A couple of months ago there was an article on another site arguing that one of the reasons some Democrats were against Bernie Sanders was that they were “afraid to sell the case for higher taxes.” More particularly, meaning that they aren’t willing to make the case for the tax increases necessary to pay for all the programs he was proposing. Leaving aside the rather nebulous nature of his healthcare plan, and the unlikelihood of his college plan being accepted, my response was “Do you really expect me to tell people in my area that their tax bill will double?” That would be a tough sell in any event, even if I was really enthusiastic about the programs.
The problem is that I already live in a highly taxed state. Besides our federal taxes, we also pay state taxes. Income tax, sales tax, property taxes, and miscellaneous other taxes add to our bill. We wouldn’t be just increasing federal taxes under his programs, in order to pay for them, state taxes would also increase. There’s no way around that, it’s basic math. I’d also have to explain that they’d lose Medicare, employer health insurance, or Medicaid in exchange for that undefined “single payer.”
But they’d save money, right? Not necessarily. Let me use myself as an example. I’m older, lower middle class, no kids, and I don’t pay for the health insurance from my employer. In many ways, except for my marital status, I’m in the “median demographic” for my area. Which is why I wanted to take a closer look, and Vox has a nice tax calculator, which will tell you what your taxes would do under each candidate’s plan. I checked my own income, and put in some information for some of the local people I know who are seasonally employed and get Medicaid under the ACA. What were the results? We’d pay from $800 to more than $2000 extra in taxes, and that doesn’t include any increases in state taxes. Using figures from our state university system, our state budget would have to increase by over $700 million a year at a minimum to pay for the “free tuition” program.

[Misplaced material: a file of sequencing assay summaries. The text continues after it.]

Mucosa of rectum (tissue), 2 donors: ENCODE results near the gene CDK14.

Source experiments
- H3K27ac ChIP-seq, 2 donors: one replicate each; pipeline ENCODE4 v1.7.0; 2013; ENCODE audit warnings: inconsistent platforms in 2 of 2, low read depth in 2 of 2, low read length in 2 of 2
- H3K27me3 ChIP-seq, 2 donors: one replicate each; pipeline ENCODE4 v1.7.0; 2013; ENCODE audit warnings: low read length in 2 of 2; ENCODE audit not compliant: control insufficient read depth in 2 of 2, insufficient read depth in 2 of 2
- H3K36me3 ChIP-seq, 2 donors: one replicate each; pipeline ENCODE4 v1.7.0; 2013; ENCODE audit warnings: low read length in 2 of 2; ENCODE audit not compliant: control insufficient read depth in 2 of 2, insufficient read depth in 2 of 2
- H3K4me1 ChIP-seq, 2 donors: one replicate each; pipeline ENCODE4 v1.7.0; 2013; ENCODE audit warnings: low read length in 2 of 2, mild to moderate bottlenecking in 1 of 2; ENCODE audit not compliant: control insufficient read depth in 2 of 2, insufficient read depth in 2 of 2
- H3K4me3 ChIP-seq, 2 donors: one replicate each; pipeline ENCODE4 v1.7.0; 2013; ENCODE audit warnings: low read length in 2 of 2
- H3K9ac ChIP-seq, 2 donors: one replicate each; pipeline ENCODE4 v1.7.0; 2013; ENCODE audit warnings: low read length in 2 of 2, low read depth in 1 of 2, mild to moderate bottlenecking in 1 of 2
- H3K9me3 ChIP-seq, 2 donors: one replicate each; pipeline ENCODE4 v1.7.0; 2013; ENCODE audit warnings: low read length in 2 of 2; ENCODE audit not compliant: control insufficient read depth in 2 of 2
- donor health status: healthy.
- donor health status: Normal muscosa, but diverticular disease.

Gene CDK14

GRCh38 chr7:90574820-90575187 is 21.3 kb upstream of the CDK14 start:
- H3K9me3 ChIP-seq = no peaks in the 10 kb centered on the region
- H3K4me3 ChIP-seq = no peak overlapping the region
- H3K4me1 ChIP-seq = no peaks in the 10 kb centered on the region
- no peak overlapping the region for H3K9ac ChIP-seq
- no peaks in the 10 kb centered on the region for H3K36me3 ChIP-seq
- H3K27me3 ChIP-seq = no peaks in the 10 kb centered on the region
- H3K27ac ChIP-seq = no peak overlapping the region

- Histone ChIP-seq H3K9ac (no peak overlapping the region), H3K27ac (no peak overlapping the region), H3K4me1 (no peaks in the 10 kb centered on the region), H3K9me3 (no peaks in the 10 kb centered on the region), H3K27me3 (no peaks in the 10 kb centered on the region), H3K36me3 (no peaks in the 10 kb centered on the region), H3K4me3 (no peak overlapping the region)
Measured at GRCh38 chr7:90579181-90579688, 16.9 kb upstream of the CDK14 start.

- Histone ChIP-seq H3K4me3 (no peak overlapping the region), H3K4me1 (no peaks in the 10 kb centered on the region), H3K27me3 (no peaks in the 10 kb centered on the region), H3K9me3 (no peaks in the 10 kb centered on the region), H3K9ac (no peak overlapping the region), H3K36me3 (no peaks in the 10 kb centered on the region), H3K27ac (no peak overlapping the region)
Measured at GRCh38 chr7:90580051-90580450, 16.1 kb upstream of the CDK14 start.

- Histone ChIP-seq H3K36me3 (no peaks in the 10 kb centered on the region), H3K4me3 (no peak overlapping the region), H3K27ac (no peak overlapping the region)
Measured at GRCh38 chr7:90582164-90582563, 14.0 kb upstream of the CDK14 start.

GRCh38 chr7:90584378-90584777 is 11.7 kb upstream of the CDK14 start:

What that means for me personally would be that my “buffer” would disappear. That’s the money that isn’t covering food, rent, clothing, and transportation. I normally put that into savings, to cover unexpected expenses, donations to charities and political campaigns, and other various things. Add those extra taxes? That money would be gone, and I’d be making enough to pay my living expenses, with not a lot of margin for error. I know that seems selfish, and the response might be “Sucks to be you, but everyone else benefits,” right? Remember those other people I mentioned? For them it would be a disaster. It’d knock them down from “working poor” to “poor,” or from “poor” to “extreme poverty.” They already have no margin of error, and those extra tax bills would put them into dire straits. Remember, they’re already getting “free healthcare,” or if they are going through the exchange, their subsidy covers most of their insurance premium.
I can look around the country and see a lot of people in that same boat. It’s easy to say “tax the rich more,” and I’m not against that. Yes, if you’re in that hypothetical “average family” that gets trotted out, you might break even or save some money with taxes instead of what you’re currently spending on healthcare. But the problem is that everyone is going to get taxed more, including the people who can least afford to pay them.
I’m not necessarily against higher taxes, and yes, I can sell people on it if I can point to exactly what they will get, and explain how it benefits them. The problem I have with Bernie Sanders’ programs and tax plans? I can’t do that. I can’t point to specifics as to how it will benefit them, and in reality, it’s more likely to hurt many of them than help them. Fear has nothing to do with it. I can’t buy it, and if I can’t do that, don’t expect me to try to sell it.